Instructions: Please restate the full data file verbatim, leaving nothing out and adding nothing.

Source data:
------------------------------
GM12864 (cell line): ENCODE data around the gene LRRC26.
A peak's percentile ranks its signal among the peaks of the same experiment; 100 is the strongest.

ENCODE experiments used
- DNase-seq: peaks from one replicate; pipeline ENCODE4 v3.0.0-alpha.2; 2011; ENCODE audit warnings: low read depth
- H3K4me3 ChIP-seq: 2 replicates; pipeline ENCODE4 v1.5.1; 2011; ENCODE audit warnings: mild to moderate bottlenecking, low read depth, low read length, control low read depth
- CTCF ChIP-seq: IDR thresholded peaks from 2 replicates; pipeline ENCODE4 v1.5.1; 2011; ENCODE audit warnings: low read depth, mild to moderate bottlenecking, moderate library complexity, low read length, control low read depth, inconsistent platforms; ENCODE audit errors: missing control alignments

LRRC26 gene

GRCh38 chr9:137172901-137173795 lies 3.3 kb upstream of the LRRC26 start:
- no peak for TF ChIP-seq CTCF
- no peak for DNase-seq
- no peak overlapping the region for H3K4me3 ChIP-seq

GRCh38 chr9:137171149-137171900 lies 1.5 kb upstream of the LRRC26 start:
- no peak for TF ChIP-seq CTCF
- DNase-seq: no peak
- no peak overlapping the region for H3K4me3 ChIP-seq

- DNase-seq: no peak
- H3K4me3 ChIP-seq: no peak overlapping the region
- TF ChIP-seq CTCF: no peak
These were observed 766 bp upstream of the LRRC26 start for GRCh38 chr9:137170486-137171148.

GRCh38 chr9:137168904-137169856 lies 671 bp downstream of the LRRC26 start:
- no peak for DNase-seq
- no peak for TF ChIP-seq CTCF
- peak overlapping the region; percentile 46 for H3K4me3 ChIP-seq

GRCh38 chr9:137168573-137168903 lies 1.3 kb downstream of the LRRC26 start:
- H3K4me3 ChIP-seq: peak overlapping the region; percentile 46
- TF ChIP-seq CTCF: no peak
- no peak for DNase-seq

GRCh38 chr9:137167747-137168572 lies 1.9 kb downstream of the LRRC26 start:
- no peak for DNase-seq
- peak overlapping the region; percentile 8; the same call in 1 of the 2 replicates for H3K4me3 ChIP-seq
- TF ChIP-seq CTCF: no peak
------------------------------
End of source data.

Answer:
GM12864 (cell line): ENCODE data around the gene LRRC26.
A peak's percentile ranks its signal among the peaks of the same experiment; 100 is the strongest.

ENCODE experiments used
- DNase-seq: peaks from one replicate; pipeline ENCODE4 v3.0.0-alpha.2; 2011; ENCODE audit warnings: low read depth
- H3K4me3 ChIP-seq: 2 replicates; pipeline ENCODE4 v1.5.1; 2011; ENCODE audit warnings: mild to moderate bottlenecking, low read depth, low read length, control low read depth
- CTCF ChIP-seq: IDR thresholded peaks from 2 replicates; pipeline ENCODE4 v1.5.1; 2011; ENCODE audit warnings: low read depth, mild to moderate bottlenecking, moderate library complexity, low read length, control low read depth, inconsistent platforms; ENCODE audit errors: missing control alignments

LRRC26 gene

GRCh38 chr9:137172901-137173795 lies 3.3 kb upstream of the LRRC26 start:
- no peak for TF ChIP-seq CTCF
- no peak for DNase-seq
- no peak overlapping the region for H3K4me3 ChIP-seq

GRCh38 chr9:137171149-137171900 lies 1.5 kb upstream of the LRRC26 start:
- no peak for TF ChIP-seq CTCF
- DNase-seq: no peak
- no peak overlapping the region for H3K4me3 ChIP-seq

- DNase-seq: no peak
- H3K4me3 ChIP-seq: no peak overlapping the region
- TF ChIP-seq CTCF: no peak
These were observed 766 bp upstream of the LRRC26 start for GRCh38 chr9:137170486-137171148.

GRCh38 chr9:137168904-137169856 lies 671 bp downstream of the LRRC26 start:
- no peak for DNase-seq
- no peak for TF ChIP-seq CTCF
- peak overlapping the region; percentile 46 for H3K4me3 ChIP-seq

GRCh38 chr9:137168573-137168903 lies 1.3 kb downstream of the LRRC26 start:
- H3K4me3 ChIP-seq: peak overlapping the region; percentile 46
- TF ChIP-seq CTCF: no peak
- no peak for DNase-seq

GRCh38 chr9:137167747-137168572 lies 1.9 kb downstream of the LRRC26 start:
- no peak for DNase-seq
- peak overlapping the region; percentile 8; the same call in 1 of the 2 replicates for H3K4me3 ChIP-seq
- TF ChIP-seq CTCF: no peak